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Chewing and orneriness when left alone

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Thanks for everyone's great advice thus far but I have another issue with Tikka I'm interested in getting help with.

When I'm in the room with her, she's generally well behaved. If I have food on the coffee table, she'll go up and sniff it, but is good about ignoring it when I tell her to. The issue is the second I turn my back. If I leave the room, she goes into investigation mode or 'get what I want' mode. If I turn my back and take a few steps away from the 'prize', she's on it. 

Any suggestions? I don't think it's lack of exercise as we train and exercise her throughout the day (e.g. this morning I trained and played fetch with her for an hour, then we came inside, went in my office, and the second I left the office she was up on my desk pulling off papers). 

Thoughts on fixing this? 

And below is an obligatory "I'm the devil" pic of her from a few months ago ;)


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She's smart. She knows the difference between when you can see her and when you can't.

Two things: 1) Don't turn your back on her if there's food around. IOW, don't give her a chance to self rewards, because that's exactly what's happening every single time she gets away with it and each time makes it harder to learn not to touch it. 2) Keep practicing when you are in the room and can see her. At this point I wouldn't even allow her to come close to the food and smell it without its resulting in a come to Jesus moment from you. Just noise; nothing physical. And if you can set things up so that someone can leave the room where there's food while someone else is waiting with a view of it but who she can't see, do the same thing -- as soon as she thinks no one's looking, she gets the shit scared out of her and scolded big time.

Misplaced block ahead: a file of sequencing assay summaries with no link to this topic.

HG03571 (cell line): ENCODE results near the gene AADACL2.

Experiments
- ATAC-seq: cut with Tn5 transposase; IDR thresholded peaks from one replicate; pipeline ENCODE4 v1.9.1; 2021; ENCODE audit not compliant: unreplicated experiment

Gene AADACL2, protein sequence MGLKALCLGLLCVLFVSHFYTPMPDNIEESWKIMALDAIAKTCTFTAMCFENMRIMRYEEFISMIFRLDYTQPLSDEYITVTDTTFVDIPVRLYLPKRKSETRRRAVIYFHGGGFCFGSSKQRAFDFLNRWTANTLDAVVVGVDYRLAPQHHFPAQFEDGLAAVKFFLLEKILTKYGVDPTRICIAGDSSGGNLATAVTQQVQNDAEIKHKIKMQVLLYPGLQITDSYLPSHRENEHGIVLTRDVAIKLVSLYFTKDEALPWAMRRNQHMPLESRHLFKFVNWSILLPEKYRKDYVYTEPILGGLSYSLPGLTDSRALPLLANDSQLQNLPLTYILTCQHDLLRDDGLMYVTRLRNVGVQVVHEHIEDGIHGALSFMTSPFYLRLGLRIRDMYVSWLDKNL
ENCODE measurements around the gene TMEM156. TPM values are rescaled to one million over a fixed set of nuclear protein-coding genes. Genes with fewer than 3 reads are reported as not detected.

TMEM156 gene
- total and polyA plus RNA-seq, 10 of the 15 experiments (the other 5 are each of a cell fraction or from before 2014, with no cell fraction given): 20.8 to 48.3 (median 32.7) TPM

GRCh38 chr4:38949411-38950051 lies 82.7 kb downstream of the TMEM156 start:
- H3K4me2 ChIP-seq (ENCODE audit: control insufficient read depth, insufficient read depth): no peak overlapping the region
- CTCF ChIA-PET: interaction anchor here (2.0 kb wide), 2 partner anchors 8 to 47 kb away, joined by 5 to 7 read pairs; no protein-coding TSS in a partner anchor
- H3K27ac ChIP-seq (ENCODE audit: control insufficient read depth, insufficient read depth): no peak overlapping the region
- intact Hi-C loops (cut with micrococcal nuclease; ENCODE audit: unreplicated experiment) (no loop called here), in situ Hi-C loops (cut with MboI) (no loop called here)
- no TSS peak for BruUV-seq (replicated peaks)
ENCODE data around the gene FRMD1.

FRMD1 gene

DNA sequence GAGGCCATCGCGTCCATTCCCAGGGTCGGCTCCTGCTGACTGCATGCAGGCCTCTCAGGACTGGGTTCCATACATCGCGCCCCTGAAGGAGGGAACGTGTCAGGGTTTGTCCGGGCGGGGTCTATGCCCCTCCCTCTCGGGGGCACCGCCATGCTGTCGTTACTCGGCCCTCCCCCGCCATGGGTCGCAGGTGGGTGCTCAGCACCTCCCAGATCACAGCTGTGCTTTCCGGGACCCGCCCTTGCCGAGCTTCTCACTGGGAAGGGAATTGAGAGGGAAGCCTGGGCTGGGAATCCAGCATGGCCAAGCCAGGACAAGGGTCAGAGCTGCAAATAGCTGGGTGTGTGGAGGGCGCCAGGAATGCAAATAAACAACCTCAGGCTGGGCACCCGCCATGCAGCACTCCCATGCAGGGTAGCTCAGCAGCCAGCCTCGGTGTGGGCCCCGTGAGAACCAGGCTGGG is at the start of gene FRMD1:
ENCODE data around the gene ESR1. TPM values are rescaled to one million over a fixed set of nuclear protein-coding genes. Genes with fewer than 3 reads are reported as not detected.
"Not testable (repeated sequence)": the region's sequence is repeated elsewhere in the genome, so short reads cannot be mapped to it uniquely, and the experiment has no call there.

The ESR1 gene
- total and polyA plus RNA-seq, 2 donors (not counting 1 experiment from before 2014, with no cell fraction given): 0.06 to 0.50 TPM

You don't mention how old she is, but this can take longer for some dogs to become reliable with food within reach when there's no one in sight. Make sure this is well proofed before ever actually leaving her alone with food, even for a second.

ETA: Know your dog or puppy. A young pup or a sensitive dog may take a stern "NO! Bad dog!" as a come to Jesus moment, while a tougher dog or even some puppies will take a lot more bluff and bluster for it to really register. Err on the side of caution when starting out. No need to unduly traumatize the dog. You can always become more gruff the next time if need be.

Edited by GentleLake
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She looks awfully young to be leaving her alone in a room with stuff she can get into. I kept an x-pen in our sitting room until Mancer was @ 9 months old. When I needed to leave the room I would put her in it. Every once in a while I'd leave her out and peek around the corner to see if she was behaving. Over time she came to learn that it she behaved she didn't have to go in the pen. Also over time I think she reached the point where she lost the urge to get into things in the sitting room because she no longer needed to "explore" anything in that room.

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